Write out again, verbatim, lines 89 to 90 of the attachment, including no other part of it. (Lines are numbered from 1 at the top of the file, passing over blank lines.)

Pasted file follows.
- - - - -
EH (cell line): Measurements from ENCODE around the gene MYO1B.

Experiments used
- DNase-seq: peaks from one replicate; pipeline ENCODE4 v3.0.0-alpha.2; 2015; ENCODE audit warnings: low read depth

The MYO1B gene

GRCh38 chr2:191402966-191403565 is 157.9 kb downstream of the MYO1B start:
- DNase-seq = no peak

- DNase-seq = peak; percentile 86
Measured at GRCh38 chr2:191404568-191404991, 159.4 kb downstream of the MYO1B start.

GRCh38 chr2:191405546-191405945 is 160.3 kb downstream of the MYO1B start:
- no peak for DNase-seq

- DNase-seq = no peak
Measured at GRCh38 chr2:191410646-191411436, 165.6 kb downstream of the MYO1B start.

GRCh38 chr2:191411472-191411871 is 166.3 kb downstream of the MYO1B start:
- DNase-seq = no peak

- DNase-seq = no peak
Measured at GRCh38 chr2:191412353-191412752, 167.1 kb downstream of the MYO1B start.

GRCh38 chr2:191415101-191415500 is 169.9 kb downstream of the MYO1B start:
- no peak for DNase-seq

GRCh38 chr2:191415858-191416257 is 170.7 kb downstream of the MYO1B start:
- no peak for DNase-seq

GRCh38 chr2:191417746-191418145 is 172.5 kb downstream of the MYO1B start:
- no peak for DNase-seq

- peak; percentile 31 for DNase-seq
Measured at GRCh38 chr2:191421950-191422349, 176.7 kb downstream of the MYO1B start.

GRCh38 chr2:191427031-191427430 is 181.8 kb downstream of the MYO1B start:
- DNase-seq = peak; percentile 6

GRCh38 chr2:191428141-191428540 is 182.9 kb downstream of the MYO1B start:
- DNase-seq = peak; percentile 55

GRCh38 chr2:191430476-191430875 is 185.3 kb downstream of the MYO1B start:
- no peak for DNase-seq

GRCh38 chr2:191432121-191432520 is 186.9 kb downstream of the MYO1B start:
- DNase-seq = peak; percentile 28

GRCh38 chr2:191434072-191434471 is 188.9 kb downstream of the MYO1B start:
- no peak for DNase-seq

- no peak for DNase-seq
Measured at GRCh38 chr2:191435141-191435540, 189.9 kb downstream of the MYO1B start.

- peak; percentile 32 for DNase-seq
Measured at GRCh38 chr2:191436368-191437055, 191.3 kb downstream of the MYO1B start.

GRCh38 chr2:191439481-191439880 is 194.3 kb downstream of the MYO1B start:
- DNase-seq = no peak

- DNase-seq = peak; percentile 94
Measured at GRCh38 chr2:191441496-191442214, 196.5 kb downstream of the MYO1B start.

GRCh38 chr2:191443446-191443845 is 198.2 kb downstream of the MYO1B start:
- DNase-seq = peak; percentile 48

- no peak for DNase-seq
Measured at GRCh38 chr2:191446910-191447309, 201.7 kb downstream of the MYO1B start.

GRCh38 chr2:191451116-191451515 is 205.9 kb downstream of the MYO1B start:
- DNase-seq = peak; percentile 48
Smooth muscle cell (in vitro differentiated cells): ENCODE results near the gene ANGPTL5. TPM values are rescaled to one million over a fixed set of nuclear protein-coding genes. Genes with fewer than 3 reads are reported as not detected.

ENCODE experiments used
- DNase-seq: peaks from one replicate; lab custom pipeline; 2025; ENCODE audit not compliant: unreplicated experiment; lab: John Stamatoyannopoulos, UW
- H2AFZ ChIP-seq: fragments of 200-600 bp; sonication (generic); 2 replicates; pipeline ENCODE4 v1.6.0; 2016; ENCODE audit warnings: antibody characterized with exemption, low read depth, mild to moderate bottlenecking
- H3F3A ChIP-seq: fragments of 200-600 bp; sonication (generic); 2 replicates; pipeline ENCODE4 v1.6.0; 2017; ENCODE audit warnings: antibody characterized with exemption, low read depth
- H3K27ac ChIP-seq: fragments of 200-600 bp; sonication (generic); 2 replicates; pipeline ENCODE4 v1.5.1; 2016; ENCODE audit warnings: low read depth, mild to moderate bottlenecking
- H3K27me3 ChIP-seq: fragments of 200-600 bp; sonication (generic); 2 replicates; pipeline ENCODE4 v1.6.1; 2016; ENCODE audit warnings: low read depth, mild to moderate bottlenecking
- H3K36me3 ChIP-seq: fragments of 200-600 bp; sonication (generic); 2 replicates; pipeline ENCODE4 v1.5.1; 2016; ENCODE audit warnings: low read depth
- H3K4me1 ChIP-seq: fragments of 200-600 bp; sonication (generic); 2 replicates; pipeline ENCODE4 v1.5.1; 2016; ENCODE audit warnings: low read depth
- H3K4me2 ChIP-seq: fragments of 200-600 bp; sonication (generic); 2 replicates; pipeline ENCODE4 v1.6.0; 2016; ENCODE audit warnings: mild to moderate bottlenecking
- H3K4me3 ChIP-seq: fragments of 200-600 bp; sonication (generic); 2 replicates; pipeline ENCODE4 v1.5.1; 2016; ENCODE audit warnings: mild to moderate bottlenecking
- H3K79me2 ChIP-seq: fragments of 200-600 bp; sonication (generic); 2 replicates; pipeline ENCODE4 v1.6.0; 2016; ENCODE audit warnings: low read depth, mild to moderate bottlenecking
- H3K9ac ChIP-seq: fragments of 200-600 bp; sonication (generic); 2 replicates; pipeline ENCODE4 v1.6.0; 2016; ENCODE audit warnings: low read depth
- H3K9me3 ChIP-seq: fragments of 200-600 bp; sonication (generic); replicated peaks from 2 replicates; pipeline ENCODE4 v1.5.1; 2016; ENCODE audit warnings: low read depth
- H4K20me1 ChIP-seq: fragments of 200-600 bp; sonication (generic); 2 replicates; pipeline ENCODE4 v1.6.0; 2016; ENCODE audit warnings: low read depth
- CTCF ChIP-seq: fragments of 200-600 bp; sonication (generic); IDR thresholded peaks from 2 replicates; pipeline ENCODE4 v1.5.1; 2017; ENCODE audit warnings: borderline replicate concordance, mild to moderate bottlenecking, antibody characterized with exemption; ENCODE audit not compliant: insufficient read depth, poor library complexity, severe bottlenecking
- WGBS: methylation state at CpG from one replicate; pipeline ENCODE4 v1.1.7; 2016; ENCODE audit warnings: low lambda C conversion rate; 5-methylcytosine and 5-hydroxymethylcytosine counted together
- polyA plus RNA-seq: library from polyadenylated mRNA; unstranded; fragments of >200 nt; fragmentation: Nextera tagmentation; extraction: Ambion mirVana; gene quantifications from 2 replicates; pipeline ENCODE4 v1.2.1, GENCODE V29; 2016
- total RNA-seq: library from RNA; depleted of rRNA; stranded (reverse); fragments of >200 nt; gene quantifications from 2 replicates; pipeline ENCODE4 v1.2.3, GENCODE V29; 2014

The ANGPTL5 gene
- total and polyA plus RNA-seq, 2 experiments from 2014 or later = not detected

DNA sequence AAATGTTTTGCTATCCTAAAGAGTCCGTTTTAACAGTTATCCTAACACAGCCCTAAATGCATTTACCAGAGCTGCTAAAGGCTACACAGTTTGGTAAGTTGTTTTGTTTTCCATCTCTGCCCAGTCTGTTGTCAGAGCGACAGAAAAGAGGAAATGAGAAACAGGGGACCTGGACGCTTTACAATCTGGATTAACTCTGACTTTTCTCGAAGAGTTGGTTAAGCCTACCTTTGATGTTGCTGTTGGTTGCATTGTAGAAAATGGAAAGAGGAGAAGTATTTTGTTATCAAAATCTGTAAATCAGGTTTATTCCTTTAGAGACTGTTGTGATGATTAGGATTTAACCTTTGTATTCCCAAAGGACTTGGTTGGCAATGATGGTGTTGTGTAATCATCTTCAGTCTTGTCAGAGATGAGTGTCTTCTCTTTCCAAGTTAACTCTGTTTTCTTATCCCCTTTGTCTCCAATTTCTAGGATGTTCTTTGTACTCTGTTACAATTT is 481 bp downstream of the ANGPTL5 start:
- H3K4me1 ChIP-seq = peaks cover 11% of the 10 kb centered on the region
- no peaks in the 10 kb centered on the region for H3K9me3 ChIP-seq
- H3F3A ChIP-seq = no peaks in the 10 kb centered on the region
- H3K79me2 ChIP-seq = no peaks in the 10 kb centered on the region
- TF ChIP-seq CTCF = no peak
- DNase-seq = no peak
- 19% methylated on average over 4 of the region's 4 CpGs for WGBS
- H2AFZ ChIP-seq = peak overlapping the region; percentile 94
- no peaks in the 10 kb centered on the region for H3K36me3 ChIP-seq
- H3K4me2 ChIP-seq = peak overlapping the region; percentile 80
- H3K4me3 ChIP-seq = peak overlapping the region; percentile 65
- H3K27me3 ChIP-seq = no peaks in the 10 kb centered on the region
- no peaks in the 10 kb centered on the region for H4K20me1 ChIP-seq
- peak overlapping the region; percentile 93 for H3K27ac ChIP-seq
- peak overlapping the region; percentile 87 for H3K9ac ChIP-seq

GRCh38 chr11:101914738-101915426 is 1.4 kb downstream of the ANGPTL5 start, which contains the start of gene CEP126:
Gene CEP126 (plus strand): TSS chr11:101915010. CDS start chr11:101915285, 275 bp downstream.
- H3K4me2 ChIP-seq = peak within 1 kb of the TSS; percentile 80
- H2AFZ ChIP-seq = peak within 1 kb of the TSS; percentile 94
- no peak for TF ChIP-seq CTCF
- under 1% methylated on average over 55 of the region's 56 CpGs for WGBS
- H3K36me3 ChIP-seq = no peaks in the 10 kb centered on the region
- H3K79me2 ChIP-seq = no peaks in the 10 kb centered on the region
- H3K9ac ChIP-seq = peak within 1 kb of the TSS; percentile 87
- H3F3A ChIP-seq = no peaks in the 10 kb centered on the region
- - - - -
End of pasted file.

- H2AFZ ChIP-seq = peak within 1 kb of the TSS; percentile 94
- no peak for TF ChIP-seq CTCF